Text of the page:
Midwest, Southeast Brace for Severe Weather; 38 Million People at Risk
Severe weather will once more be a concern for parts of the Midwest on Thursday. The severe threat has also shifted east, an now includes parts of Southeast. A large threat area extends from central Texas to northern Illinois to northern Alabama.
The main mode of severe weather will be large hail, high winds and frequent lighting. That said, a chance for a few isolated tornadoes isn’t totally out of the question.
With storms ongoing in the early afternoon, especially in eastern Oklahoma and central Missouri, storm coverage will only increase as the day progresses. The HRRR, a NOAA model just released for forecasting on Tuesday, shows a significant uptick in activity by 4:00 p.m. CDT. Places like Fort Smith, Ark., St. Louis, and Chicago can expect to be impacted around this time. That said, forecasting an exact time is difficult at best. So, it’s advisable to remain weather aware from now through the late evening hours.
Further south, strong storms could impact the Dallas-Fort Worth Metroplex around rush hour as well. Take that into account as you make your way home in these areas.
Some of the storms that do develop, especially after 2 p.m., could be discreet — a single, stand-alone cell — in nature. This is the point the tornado threat is highest, but numerous models indicate the cells will become semi-linear as the afternoon progresses. Why is this good news? Well, linear storm complexes are less likely to produce large and violent tornadoes. Embedded supercells within the quasi-line can still produce short-lived tornadoes, so keep that in mind.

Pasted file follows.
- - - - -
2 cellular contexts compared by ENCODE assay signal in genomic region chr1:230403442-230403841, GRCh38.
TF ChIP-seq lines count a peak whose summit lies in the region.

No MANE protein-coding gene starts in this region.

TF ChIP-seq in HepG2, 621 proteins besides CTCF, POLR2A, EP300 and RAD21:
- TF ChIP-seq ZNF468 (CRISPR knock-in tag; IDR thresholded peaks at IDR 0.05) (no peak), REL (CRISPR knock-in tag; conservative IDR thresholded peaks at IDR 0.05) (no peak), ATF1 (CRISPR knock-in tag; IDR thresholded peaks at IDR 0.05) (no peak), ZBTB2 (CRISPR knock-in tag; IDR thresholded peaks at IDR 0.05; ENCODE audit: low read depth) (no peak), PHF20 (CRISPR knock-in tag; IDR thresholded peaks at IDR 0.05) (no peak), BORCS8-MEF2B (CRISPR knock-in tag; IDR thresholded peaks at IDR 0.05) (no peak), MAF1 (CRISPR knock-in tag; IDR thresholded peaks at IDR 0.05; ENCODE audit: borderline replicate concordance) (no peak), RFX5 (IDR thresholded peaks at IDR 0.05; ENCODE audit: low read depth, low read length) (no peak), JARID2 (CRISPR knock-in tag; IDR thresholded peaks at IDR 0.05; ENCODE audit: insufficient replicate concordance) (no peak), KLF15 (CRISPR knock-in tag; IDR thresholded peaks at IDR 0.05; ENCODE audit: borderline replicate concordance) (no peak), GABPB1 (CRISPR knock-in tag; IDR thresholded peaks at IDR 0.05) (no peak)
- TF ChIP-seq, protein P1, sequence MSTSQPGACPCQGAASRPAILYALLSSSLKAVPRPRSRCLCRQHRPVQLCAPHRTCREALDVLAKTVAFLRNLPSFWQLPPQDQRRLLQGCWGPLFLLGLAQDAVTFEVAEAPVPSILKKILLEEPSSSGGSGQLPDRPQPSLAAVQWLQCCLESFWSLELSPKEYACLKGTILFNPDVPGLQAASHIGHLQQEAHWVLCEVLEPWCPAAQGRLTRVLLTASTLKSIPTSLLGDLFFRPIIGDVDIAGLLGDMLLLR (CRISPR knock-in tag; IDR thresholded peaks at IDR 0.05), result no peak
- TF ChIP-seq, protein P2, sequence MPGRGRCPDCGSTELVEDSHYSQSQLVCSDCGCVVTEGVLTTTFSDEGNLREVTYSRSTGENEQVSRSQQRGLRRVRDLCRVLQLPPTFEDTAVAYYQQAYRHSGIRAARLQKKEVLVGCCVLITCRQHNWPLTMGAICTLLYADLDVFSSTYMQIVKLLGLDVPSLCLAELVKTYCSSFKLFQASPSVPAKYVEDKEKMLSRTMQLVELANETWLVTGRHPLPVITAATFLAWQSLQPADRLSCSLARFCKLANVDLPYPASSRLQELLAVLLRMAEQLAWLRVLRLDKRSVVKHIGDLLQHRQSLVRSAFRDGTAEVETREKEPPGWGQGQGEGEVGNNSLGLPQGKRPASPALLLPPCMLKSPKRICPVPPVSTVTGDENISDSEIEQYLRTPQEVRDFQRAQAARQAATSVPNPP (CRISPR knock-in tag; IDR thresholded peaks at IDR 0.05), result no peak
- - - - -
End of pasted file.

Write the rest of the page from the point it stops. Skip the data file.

Moving into the overnight hours, a strong-to-severe line of storms will push into parts of the Deep South. Locations like Houston, Memphis, Nashville and Jackson, Miss. should be weather aware through early Friday morning. The main threat form these storms will be hail and high winds. A a couple of brief, weak tornadoes are possible as well.
For overnight severe weather events WeatherNation meteorologists suggest you get a programmable weather radio. These life-saving tools will awaken you if a tornado warning is issued in your area, giving you lead-time to seek shelter. Weather radios can be found at electronic stores and most big box retailers. A good weather radio will set you back about $30.
NEVER trust outdoor sirens for your cue to seek shelter. Despite many myths, sirens are difficult to hear indoors and if power is severed, the system can fail. That’s why WeatherNation meteorologists suggest getting a weather radio.
WeatherNation meteorologists will be watching the progress of the storms in the coming hours and will bring you the most up-to-date information on-air and online.
If you have questions, please send us a tweet or message on Facebook. We’re happy to answer any questions you may have.
Meteorologist Alan Raymond